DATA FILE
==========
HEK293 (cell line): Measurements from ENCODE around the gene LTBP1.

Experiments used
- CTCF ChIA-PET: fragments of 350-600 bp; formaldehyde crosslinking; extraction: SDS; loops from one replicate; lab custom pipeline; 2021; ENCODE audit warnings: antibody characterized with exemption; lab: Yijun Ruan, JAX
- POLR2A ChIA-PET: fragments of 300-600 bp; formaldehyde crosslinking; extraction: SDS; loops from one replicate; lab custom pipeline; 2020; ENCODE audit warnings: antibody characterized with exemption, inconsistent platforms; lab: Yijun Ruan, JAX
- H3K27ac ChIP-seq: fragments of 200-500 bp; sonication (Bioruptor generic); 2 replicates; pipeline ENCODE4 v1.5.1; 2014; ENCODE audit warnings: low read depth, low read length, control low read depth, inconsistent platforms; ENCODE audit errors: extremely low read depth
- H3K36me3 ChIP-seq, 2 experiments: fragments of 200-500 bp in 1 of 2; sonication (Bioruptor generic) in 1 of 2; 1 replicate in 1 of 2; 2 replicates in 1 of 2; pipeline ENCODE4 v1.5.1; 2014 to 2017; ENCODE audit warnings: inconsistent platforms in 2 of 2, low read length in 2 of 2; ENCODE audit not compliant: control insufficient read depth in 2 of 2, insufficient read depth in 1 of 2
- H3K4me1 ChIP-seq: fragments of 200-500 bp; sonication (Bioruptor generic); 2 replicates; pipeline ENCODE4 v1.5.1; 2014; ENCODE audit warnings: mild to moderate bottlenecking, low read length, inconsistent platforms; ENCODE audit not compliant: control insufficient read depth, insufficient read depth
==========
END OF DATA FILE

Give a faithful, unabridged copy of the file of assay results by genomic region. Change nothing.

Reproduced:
HEK293 (cell line): Measurements from ENCODE around the gene LTBP1.

Experiments used
- CTCF ChIA-PET: fragments of 350-600 bp; formaldehyde crosslinking; extraction: SDS; loops from one replicate; lab custom pipeline; 2021; ENCODE audit warnings: antibody characterized with exemption; lab: Yijun Ruan, JAX
- POLR2A ChIA-PET: fragments of 300-600 bp; formaldehyde crosslinking; extraction: SDS; loops from one replicate; lab custom pipeline; 2020; ENCODE audit warnings: antibody characterized with exemption, inconsistent platforms; lab: Yijun Ruan, JAX
- H3K27ac ChIP-seq: fragments of 200-500 bp; sonication (Bioruptor generic); 2 replicates; pipeline ENCODE4 v1.5.1; 2014; ENCODE audit warnings: low read depth, low read length, control low read depth, inconsistent platforms; ENCODE audit errors: extremely low read depth
- H3K36me3 ChIP-seq, 2 experiments: fragments of 200-500 bp in 1 of 2; sonication (Bioruptor generic) in 1 of 2; 1 replicate in 1 of 2; 2 replicates in 1 of 2; pipeline ENCODE4 v1.5.1; 2014 to 2017; ENCODE audit warnings: inconsistent platforms in 2 of 2, low read length in 2 of 2; ENCODE audit not compliant: control insufficient read depth in 2 of 2, insufficient read depth in 1 of 2
- H3K4me1 ChIP-seq: fragments of 200-500 bp; sonication (Bioruptor generic); 2 replicates; pipeline ENCODE4 v1.5.1; 2014; ENCODE audit warnings: mild to moderate bottlenecking, low read length, inconsistent platforms; ENCODE audit not compliant: control insufficient read depth, insufficient read depth